Effects Of Caffeine And Fast Food

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On average, coffee drinkers in the Unites States drink 3.1 cups of coffee a day. Caffeine and fast food dominates our lives. About 90 percent of Americans drink caffeine whether through caffeinated beverages or cocoa. The majority of studies on the health effects of caffeine are inconclusive because caffeine affects individuals differently depending on their size, intake, diet and the amount of exercise they get. (1)

Gender, age and income are all factors that impact fast food consumption. According to the National Health and Nutrition Examination Survey, in 2010, More than 2 in 3 adults were considered to be overweight or obese, which can be connected with fast food being in Americans diets. About one-third of children and adolescents
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Upon ingestion, caffeine connects with adenosine. Adenosine is a compound that builds up throughout the day and “runs” through your brain 's receptors, making you weary. Caffeine is similar to adenosine in structure and will work its way through the bloodstream into the brain. Once entering the brain, adenosine and caffeine compete and combine. Caffeine then takes over adenosines job and replaces your weariness with energy. Caffeine does not only affect the brain. Some side affects of gaining adrenaline include increased heart rate, opening up of airways, and reabsorption in the brain, which makes you feel happy and gets your blood pumping (Bundey). (5)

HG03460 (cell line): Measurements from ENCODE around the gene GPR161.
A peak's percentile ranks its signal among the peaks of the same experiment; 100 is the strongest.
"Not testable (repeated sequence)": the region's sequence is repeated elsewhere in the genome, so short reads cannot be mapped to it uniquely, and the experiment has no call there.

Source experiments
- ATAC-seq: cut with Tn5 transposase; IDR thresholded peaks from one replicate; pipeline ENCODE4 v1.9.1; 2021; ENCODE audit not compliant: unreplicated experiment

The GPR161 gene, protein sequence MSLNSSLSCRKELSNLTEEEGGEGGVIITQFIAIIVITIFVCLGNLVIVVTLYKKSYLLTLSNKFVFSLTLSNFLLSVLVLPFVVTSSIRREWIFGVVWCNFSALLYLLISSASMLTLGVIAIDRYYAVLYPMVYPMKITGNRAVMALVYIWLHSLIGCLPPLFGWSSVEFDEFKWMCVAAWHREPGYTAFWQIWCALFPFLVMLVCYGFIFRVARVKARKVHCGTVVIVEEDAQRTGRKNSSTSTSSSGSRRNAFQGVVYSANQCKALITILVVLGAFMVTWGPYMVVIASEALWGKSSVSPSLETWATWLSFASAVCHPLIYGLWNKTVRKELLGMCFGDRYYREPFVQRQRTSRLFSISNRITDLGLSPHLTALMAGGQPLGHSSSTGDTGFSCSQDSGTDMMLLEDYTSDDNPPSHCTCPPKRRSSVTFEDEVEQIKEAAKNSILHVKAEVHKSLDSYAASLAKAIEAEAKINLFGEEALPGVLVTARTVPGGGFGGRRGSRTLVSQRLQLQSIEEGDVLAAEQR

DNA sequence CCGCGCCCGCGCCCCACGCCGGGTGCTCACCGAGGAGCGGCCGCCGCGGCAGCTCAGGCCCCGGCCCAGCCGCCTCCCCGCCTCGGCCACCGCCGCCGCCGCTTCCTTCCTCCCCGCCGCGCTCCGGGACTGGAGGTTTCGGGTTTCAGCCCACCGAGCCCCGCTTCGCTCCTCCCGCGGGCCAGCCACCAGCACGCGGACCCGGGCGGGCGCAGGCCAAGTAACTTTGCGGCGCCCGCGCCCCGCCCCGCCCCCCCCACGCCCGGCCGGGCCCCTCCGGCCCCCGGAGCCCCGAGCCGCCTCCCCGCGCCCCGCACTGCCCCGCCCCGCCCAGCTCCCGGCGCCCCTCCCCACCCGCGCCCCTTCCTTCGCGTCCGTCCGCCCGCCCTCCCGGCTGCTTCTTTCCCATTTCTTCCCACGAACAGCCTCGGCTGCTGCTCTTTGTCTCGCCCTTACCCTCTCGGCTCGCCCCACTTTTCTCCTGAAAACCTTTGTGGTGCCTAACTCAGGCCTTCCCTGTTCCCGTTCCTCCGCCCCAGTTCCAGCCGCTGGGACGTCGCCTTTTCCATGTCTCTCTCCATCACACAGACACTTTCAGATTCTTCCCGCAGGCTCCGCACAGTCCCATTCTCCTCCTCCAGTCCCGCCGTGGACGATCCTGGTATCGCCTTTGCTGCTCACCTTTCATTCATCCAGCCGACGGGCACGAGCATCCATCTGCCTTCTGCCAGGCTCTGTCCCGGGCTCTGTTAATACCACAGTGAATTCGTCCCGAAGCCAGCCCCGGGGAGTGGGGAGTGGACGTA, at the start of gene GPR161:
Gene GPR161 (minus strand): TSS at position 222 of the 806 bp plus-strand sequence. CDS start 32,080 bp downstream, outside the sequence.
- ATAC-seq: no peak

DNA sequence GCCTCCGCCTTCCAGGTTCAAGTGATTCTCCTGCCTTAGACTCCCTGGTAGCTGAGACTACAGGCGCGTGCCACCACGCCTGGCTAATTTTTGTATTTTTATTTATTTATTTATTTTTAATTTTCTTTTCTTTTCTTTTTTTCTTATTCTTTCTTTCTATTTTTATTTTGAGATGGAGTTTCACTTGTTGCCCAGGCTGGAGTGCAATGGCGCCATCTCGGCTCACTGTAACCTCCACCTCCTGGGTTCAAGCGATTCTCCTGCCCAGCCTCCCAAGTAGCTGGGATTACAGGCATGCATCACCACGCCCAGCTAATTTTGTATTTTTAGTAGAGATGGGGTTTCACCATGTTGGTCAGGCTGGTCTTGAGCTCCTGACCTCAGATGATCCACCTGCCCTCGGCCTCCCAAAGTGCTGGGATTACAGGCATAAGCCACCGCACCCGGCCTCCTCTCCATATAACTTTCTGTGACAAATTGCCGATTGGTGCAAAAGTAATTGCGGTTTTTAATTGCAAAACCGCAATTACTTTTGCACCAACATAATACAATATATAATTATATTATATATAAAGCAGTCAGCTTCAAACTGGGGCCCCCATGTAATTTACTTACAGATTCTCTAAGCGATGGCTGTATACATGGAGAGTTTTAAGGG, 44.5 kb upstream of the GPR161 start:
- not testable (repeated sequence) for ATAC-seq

The Monster you pick up from the cafe, Coke you grab from the fridge, Ben and Jerry 's you buy from the store, and the coffee you drink from Dunkin, all have one thing in common: caffeine. In the United States, over 70 percent of the soft drinks has caffeine present in them
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A study done in India in 2015, by the Department of Clinical Psychology, at the National Institute of Mental Health and Neurosciences, records the increase of caffinated product use by teenages. According to their study, usages have increased up to 70 percent in the past 30 years, “Consuming common caffeinated beverages like sodas may enhance the preference for sweet foods throughout the lifespan when regularly taken during childhood It can contribute to excess caloric intake and have a negative impact on one’s nutrition intake” (Kumar, 1).

(7) When it comes to knowing how much caffeine the body can handle, it is gauged on the brain development and body type. Healthy adults can drink 300 to 400 mg of caffeine daily. Children 's intake of caffeine should be limited because their brains are still developing and bodies are still growing and caffeine could possibly interfere with both. If a child is to use caffeine, a moderate amount of it is recommended. A teenager should only take 100mg of caffeine every six hours, because they are still in the process of growth and brain development is crucial at this age (Noel) (8)
To help gauge the directed caffeine intake, according to Caffeine
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